2016-04-15 / Front Page

User fees are on the rise at Fort Williams

By Wm. Duke Harrington
Staff Writer

CAPE ELIZABETH — Although general admission to Cape Elizabeth’s historic Fort Williams Park remains free, user fees for some site amenities are set to climb by as much as 25 percent.

The good news for cash strapped groups, however, is that the new rates do not take effect until Dec. 1.

The fees on group and commercial use of park features, such as the picnic shelter and Ship Cove platform, have not changed since 2012. That also was the year the town began charging tour buses to enter the park. Those fees are set to rise $10 (20 percent) to $50 per bus next year. Tour companies that participate in pre-approved invoicing and agree to promote the gift shop at Portland Head Light get a discount on bus fees, but that rate also is slated to go up $10 (22 percent), to $45 per visit.

The seven-member Fort Williams Advisory Commission had argued for a steeper price hike of $15, to $55 per bus or trolley visit.

“We didn’t raise fees (as much) on people who are having a picnic there, but for people who are bringing other individuals into the park and generating their own revenue from that, we felt that that was a place that we could go,” commission Chairman Mark Russell told the town council at its April 11 meeting.

“I don’t mean to be trite but, when Willie Sutton was asked why he robbed banks he said ‘that’s where the money is,’” Russell said. “Well, this is where the money is, in the park.”

However, Jeanne Gross, director of the Head Light museum and gift shop, called the price hike, “excessive.”

“Ever since the parking fee was initiated there has been constant, negative feedback from the tour operators,” she wrote in a March 28 email to Town Manager Michael McGovern. “Our department is responsible for collecting the parking fees and we have to very carefully and respectfully deal with these disgruntled tour companies.”

Gross said a $50 fee would be “more palatable” to tour operators, given that groups often are on site for less than 35 minutes, if accompanied by an assurance it will remain fixed in stone for the next five years.

That way, “they will be able to better project their expenses and profit margins for the near future,” Gross suggested.

The council instead chose a middle path, declining to promise a freeze of future fee increases, but shaving a bit off the top of the commission recommendation. Some said they hoped that would pay off down the road in goodwill from tour operators, a clear necessity given that tour groups, in Gross’ estimation, “contribute heavily” to keeping gift shop books in the black.

Councilor Sara Lennon said the $5 reduction from the commission recommendation “doesn’t seem like a big swing in revenue,” adding that an increase more in line with the average 10 percent rise in group fees might be easier for lighthouse staff to defend to tour bus drivers, with whom they interact on a daily basis.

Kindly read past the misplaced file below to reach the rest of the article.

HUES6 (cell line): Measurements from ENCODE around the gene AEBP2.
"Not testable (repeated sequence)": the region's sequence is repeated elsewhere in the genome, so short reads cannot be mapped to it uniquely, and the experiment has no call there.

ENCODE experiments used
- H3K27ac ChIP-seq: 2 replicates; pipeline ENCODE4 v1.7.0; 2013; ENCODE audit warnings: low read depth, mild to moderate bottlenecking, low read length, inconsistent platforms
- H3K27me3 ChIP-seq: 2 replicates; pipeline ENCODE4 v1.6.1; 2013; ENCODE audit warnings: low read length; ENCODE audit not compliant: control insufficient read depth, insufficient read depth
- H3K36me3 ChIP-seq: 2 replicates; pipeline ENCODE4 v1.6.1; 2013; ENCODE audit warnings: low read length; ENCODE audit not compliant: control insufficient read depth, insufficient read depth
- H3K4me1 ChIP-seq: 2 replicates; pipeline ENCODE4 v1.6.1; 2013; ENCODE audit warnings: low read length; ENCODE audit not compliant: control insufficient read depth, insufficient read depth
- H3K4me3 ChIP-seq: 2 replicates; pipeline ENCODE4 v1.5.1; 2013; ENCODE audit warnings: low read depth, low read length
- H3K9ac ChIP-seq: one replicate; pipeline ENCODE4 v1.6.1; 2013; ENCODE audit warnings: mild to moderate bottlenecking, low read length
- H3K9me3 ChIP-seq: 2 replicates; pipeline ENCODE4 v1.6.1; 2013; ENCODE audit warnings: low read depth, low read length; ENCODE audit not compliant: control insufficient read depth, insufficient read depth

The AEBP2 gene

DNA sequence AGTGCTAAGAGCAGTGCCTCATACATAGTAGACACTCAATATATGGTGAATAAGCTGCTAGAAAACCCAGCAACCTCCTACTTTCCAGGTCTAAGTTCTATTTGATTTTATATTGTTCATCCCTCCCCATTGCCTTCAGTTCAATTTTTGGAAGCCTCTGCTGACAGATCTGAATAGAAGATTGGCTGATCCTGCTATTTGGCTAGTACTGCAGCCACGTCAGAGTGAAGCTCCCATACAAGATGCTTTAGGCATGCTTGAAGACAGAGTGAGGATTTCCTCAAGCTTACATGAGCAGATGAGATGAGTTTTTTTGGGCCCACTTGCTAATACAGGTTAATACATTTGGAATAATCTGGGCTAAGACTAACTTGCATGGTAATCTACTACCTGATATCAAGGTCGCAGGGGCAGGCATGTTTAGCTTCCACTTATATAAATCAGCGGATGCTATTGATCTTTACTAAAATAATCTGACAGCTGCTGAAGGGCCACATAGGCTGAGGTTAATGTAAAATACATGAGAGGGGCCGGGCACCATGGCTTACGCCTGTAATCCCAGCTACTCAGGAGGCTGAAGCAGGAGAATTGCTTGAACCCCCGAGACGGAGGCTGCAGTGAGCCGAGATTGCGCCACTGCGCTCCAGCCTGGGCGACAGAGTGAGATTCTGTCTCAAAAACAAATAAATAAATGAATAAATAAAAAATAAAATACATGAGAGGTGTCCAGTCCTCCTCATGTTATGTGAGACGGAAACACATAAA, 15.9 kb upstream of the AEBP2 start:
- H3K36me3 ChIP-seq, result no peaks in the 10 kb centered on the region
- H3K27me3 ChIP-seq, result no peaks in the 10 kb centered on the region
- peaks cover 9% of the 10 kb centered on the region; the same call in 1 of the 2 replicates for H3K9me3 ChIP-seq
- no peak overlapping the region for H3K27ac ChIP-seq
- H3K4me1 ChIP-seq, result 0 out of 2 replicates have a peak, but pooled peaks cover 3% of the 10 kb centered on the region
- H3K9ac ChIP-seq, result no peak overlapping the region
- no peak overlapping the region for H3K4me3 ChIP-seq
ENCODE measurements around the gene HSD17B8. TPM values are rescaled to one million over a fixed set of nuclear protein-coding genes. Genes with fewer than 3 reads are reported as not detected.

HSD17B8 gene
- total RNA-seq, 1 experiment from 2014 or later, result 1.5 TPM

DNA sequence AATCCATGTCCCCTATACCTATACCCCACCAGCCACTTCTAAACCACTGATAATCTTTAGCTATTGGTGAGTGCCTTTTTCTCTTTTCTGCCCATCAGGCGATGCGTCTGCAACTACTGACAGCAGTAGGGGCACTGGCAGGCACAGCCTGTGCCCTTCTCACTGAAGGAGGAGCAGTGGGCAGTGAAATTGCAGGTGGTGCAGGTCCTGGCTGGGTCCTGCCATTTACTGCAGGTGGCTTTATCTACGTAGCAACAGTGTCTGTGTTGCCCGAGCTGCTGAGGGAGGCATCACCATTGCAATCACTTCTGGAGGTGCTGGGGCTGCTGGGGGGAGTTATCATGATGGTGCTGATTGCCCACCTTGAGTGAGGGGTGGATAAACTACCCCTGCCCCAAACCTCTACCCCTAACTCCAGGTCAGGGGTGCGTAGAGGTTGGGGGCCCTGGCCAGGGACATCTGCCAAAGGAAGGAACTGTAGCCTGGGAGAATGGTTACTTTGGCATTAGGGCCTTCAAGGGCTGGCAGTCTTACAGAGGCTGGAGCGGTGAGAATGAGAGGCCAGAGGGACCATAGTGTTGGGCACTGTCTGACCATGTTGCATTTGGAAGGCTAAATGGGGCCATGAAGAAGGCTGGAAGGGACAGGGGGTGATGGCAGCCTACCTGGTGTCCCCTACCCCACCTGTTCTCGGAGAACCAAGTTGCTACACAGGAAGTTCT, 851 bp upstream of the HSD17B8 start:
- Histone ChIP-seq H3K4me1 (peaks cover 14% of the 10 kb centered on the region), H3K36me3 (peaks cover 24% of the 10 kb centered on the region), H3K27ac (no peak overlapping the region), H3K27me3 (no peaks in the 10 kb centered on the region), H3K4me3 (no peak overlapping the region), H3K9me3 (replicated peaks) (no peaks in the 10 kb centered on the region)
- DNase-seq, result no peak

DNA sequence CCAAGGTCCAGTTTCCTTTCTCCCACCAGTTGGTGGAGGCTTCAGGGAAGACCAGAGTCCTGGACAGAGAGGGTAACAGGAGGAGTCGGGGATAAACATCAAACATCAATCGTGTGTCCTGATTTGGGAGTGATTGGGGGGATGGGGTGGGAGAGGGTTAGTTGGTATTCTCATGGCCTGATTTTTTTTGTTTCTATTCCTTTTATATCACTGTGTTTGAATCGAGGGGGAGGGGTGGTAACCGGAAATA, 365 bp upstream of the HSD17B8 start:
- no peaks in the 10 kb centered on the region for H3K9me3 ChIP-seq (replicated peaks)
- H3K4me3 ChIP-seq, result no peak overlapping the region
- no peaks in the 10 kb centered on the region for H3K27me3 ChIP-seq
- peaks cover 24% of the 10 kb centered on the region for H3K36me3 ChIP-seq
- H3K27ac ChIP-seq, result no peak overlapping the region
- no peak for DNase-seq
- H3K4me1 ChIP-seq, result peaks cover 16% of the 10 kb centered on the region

However, not all councilors were on board with that idea. Councilor Kathy Ray, who is chairman of the council’s finance committee, reminded her peers that they set a goal earlier this year to increase revenue at the park.

“There’s also been discussion about parking fees at the fort, and I think we are all clear, although we don’t have the exact numbers, that the fort costs us more than it’s bringing in for revenue,” she said, before voting against the new rate schedule.

In 2014, Bill Brownell, chairman of the Fort William Advisory Commission at the time, said the park garnered $27,000 in bus fees in the first year they were assessed.

Those dollars were important, he said, as it was about “four or five years ago” that the town council, acting in its capacity as the board of directors for the Portland Head Light museum, notified the commission it would no longer fund capital improvement projects at the 90-acre park complex.

Instead, money to fund capital improvements now comes from fees and rents, which the town council controls.

McGovern has said in past interviews with the Sentry that the museum and gift shop at Portland Head Light grosses about $500,000 in sales per year. However, net revenue after product costs, wages and other overhead amounts to about $70,000 “in a good year,” he has said.

That money, as well as the town’s annual contribution, goes to routine maintenance, while the charitable Fort Williams Foundation raises money for special projects, such as the ongoing arboretum construction.

In the past few years, a number of changes have been instituted at the park to help fund capital improvement projects. In addition to the new bus fees, a food vendor program was instituted in 2011, netting about $12,000 per year. Site rental fees have been boosted twice, and the Beach to Beacon road race, which previously got free use of the park for its annual event, was solicited for a $25,000 annual donation. Also, leases for office space in the two buildings on Officer’s Row was opened up to commercial, as well as nonprofit enterprises, boosting rental income from $11,000 to $45,000 per year.

In all, park revenue from fees and rentals have jumped from $26,866 in 2010 to more than $166,000.

McGovern said that since the start of the current fiscal year, July 1, park fees have generated about $43,000. The increases recommended by the commission would have added between $10,000 and $15,000 during summer 2017, “depending on the tourist season,” he said. The increased approval by the council should boost the maintenance kitty by something closer to $7,000 and $10,000, McGovern predicted.

The new rate schedule includes hikes in full-day use of the picnic shelter of 6.7 percent (to $160) for Cape residents, 3.4 percent (to $310) for non-residents and nonprofit organizations, and 12.5 percent (to $450) for businesses.

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